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Walking Liberty half dollars—also fondly called “Walkers” by coin collectors—have always had tremendous appeal to numismatists. Though they’re large, heavy, and often weakly struck, collectors and hobbyists alike still clamor to get their hands on any of these silver halves.
Just like any Walking Liberty coin, the 1920 half dollar issue is highly sought-after today. Because of its high silver fineness and low mintage, it’s a coin that any collector would be lucky to have. The high 1920 half dollar value in modern times makes it even more attractive.
Do you have a 1920 half dollar, and are you wondering how much it’s worth today? We’ve got you. Keep reading to learn more about this elusive coin series and how high its value has appreciated over the years.
1920 Half Dollar Value Chart
|Mint Mark||Extremely Fine||AU58 About Uncirculated||MS62 Uncirculated||MS64 Choice Uncirculated||MS66 Gem Uncirculated|
|1920 No Mint Mark Half Dollar Value||$150||$500||$650||$1,150||$11,750|
|1920 “D” Half Dollar Value||$900||$2,800||$4,000||$8,000||$40,000|
|1920 “S” Half Dollar Value||$425||$1,200||$2,250||$5,125||$40,000|
1920 No Mint Mark Half Dollar Value
The Walking Liberty half dollar was first produced in 1916. It was the result of a design competition the year before when Mint Director Robert Woolley asked three popular sculptors to create coin designs to replace the Barber dimes, quarters, and halves.
The renowned German sculptor Adolph Weinman ended up being awarded two of the coins. The first was the Mercury dime, another iconic and poetic coin. The second was what would later be known as the Walking Liberty half dollar.
The half dollar’s obverse shows a full-length image of Lady Liberty walking to the left, facing the dawn of day. Her left arm is outstretched, while her right grasps laurel and oak branches to symbolize peace and military strength.
On the obverse’s upper rim, the word “LIBERTY” is engraved, and on the bottom rim, you’ll see the mintage year. To the right of Lady Liberty’s skirt is the motto “In God We Trust.”
The coin’s reverse is just as astounding and creative. It shows an American eagle sitting on a mountaintop. It has its wings spread wide in a powerful pose. Out of the mountain, a mountain pine sapling is beginning to sprout—a simple of hope and a new day.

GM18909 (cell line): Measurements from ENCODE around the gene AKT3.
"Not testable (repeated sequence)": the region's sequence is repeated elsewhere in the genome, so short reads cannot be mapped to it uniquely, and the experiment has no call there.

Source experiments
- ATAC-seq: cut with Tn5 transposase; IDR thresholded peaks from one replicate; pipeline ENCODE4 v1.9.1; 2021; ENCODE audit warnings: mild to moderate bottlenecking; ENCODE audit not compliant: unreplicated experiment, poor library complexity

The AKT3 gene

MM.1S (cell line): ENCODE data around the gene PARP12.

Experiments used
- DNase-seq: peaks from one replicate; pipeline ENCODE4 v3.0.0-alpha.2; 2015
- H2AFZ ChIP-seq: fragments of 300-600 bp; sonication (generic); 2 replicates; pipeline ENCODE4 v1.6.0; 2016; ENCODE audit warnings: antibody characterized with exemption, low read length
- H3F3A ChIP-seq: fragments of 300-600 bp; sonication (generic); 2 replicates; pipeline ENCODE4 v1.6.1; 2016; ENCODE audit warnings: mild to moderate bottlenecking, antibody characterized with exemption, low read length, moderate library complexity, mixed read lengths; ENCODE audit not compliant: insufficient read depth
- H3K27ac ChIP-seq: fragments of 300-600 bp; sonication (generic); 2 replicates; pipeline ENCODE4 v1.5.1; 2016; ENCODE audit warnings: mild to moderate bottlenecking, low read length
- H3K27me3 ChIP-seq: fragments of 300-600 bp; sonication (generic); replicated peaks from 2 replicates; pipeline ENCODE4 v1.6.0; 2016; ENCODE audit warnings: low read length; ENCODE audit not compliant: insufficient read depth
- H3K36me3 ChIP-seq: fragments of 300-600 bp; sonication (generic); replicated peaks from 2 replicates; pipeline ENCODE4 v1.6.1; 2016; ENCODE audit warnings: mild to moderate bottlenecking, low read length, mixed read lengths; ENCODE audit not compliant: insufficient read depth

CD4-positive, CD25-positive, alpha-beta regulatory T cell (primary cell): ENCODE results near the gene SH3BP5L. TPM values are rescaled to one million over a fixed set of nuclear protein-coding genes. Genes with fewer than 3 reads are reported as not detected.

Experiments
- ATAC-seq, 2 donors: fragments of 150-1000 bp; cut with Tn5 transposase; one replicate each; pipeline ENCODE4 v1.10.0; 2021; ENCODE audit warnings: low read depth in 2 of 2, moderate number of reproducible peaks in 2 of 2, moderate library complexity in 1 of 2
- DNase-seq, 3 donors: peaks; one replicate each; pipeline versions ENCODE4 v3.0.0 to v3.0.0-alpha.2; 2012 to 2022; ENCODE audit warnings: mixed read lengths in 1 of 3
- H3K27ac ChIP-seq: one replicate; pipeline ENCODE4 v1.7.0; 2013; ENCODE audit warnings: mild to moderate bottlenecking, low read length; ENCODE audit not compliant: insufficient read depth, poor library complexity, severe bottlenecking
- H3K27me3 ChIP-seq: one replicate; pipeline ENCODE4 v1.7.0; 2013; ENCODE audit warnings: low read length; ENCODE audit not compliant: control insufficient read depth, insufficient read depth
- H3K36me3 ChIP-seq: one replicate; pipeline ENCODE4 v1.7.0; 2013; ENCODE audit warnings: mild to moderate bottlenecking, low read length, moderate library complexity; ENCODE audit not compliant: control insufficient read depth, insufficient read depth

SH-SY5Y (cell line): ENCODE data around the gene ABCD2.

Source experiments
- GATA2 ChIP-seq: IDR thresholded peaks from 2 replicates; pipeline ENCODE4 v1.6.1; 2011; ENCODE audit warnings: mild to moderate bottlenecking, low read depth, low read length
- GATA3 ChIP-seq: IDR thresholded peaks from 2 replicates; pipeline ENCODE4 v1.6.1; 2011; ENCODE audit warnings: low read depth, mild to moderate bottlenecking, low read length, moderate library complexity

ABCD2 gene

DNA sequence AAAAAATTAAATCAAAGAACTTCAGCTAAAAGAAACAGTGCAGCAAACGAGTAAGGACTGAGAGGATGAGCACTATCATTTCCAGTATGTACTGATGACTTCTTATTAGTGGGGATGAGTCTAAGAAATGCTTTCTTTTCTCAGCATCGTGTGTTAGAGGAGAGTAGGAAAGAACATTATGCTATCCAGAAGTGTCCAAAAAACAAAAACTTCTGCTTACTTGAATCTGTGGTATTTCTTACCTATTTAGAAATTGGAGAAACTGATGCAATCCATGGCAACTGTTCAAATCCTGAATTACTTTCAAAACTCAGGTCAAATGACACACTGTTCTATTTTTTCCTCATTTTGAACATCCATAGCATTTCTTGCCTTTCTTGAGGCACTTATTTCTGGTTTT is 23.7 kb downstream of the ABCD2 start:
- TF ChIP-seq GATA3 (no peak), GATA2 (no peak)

Around the coin, “United States of America” and “Half Dollar” are written. You’ll also see Weinman’s initials “AW” beside the “R” in “Dollar.” Directly above the mountain pine is the Latin motto “E pluribus unum.”
The coin has undeniably patriotic themes that echo the emotions felt by many in that decade’s tumultuous political climate, especially since the U.S. was just about to enter World War I.
But let’s talk about the coins made in 1920—the fourth year the Walking Liberty series was in production. Although the war had officially ended two years prior, mintages for U.S. coins were still quite high. This was very apparent in the Philadelphia mintage of Walking Liberty halves.
In 1920, the Philadelphia Mint struck over 6.3 million half dollars. The coin is quite common in circulated conditions. Its scarcity only starts being apparent in about-uncirculated grades.
In fine condition, these circulated coins are worth $50. In extremely fine condition, the price triples to $150. About-uncirculated coins are more valuable. At AU50, a 1920 (P) half dollar would be able to sell for $200. At the highest about-uncirculated grade of AU58, it rises to $500.
Uncirculated coins are also common in lower mint-state grades. They’re most plentiful through grades MS62 to MS64. Fully-struck coins with a bold design are difficult to find. These coins can go anywhere between $650 and $1,150 if sold today.
Gems with grades MS65 and above, on the other hand, are more elusive. Although there are still enough MS65 coins to go around for some collectors, there are only nine 1920 (P) half dollars given a grade of MS66, and just one coin for MS67.
An MS65 1920 (P) half dollar would be worth $3,000 today. One grade up at a pristine MS66 and the price almost quadruples to a whopping $11,750.
1920 D Half Dollar Value
The Denver Mint had the lowest mintage of half dollars in 1920. It created just a little over 1.5 million coins. You can tell if a 1920 half dollar was minted in Denver if it has a small “D” mark on the reverse, under the pine sapling sprouting from the mountain crag.
The incredibly low mintage of Walkers in Denver that year was a reflection of how the economy was starting to drop in America’s farms after the war. While coastal Mints like Philly and San Francisco were minting half dollars in high numbers, Denver was lagging behind.
You’d think that a low mintage means higher quality in coins. However, 1920 D half dollars are consistently poorly struck. The intricate design elements on Lady Liberty’s skirt and hair don’t usually look sharp and defined.
As a result, the 1920 D half dollar is scarce in about-uncirculated and mint-state grades, especially in gem conditions. The rarity of coins in fine condition plus the low mintage of this issue make it the most valuable in the 1920 run of the Walking Liberty series.
Even just in fine condition, 1920 D half dollars are worth $150 apiece. Two grades up at extremely fine condition and the price goes up to $900. About-uncirculated coins can be valued between $1,300 and $2,800, the latter being the price for an AU58 1920 D half dollar.
The values of uncirculated 1920 D half dollars are even more astounding. At MS62, one of these coins might be valued at $4,000. In MS64—the grade at which uncirculated 1920 D half dollars are most commonly found—the value doubles at $8,000.
1920 D half dollar gems in high mint-state grades hit five figures in price today. An MS65 coin is worth $18,000. Meanwhile, an MS66 might be sold today at a might $40,000.